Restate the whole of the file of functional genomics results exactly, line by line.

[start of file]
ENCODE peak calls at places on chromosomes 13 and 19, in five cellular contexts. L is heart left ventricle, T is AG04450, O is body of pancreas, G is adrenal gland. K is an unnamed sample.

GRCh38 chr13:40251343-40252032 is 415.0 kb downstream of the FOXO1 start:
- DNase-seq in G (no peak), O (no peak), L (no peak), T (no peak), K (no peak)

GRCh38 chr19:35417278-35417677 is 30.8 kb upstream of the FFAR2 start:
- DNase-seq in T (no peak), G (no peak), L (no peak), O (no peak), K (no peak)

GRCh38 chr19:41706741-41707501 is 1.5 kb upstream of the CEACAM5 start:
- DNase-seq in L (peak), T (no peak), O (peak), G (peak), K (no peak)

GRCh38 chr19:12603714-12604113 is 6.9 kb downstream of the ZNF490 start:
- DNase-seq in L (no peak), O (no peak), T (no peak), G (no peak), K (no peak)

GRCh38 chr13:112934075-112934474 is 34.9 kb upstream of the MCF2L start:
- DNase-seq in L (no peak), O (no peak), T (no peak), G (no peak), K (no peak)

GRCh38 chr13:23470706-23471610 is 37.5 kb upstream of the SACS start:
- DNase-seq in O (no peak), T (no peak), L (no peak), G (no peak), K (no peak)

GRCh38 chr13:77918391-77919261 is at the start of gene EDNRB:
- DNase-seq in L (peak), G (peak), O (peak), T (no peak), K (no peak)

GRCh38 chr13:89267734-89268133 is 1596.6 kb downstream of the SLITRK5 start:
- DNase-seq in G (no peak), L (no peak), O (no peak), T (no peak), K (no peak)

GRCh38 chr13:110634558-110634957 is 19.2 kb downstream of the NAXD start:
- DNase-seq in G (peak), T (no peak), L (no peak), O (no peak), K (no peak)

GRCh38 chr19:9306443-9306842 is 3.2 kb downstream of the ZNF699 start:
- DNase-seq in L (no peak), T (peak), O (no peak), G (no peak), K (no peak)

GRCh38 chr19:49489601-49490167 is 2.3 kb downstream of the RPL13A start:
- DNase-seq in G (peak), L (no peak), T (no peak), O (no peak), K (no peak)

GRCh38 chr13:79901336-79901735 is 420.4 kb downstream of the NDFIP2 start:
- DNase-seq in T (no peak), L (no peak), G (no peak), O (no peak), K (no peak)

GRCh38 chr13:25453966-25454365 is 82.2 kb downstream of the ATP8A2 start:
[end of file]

ENCODE peak calls at places on chromosomes 13 and 19, in five cellular contexts. L is heart left ventricle, T is AG04450, O is body of pancreas, G is adrenal gland. K is an unnamed sample.

GRCh38 chr13:40251343-40252032 is 415.0 kb downstream of the FOXO1 start:
- DNase-seq in G (no peak), O (no peak), L (no peak), T (no peak), K (no peak)

GRCh38 chr19:35417278-35417677 is 30.8 kb upstream of the FFAR2 start:
- DNase-seq in T (no peak), G (no peak), L (no peak), O (no peak), K (no peak)

GRCh38 chr19:41706741-41707501 is 1.5 kb upstream of the CEACAM5 start:
- DNase-seq in L (peak), T (no peak), O (peak), G (peak), K (no peak)

GRCh38 chr19:12603714-12604113 is 6.9 kb downstream of the ZNF490 start:
- DNase-seq in L (no peak), O (no peak), T (no peak), G (no peak), K (no peak)

GRCh38 chr13:112934075-112934474 is 34.9 kb upstream of the MCF2L start:
- DNase-seq in L (no peak), O (no peak), T (no peak), G (no peak), K (no peak)

GRCh38 chr13:23470706-23471610 is 37.5 kb upstream of the SACS start:
- DNase-seq in O (no peak), T (no peak), L (no peak), G (no peak), K (no peak)

GRCh38 chr13:77918391-77919261 is at the start of gene EDNRB:
- DNase-seq in L (peak), G (peak), O (peak), T (no peak), K (no peak)

GRCh38 chr13:89267734-89268133 is 1596.6 kb downstream of the SLITRK5 start:
- DNase-seq in G (no peak), L (no peak), O (no peak), T (no peak), K (no peak)

GRCh38 chr13:110634558-110634957 is 19.2 kb downstream of the NAXD start:
- DNase-seq in G (peak), T (no peak), L (no peak), O (no peak), K (no peak)

GRCh38 chr19:9306443-9306842 is 3.2 kb downstream of the ZNF699 start:
- DNase-seq in L (no peak), T (peak), O (no peak), G (no peak), K (no peak)

GRCh38 chr19:49489601-49490167 is 2.3 kb downstream of the RPL13A start:
- DNase-seq in G (peak), L (no peak), T (no peak), O (no peak), K (no peak)

GRCh38 chr13:79901336-79901735 is 420.4 kb downstream of the NDFIP2 start:
- DNase-seq in T (no peak), L (no peak), G (no peak), O (no peak), K (no peak)

GRCh38 chr13:25453966-25454365 is 82.2 kb downstream of the ATP8A2 start: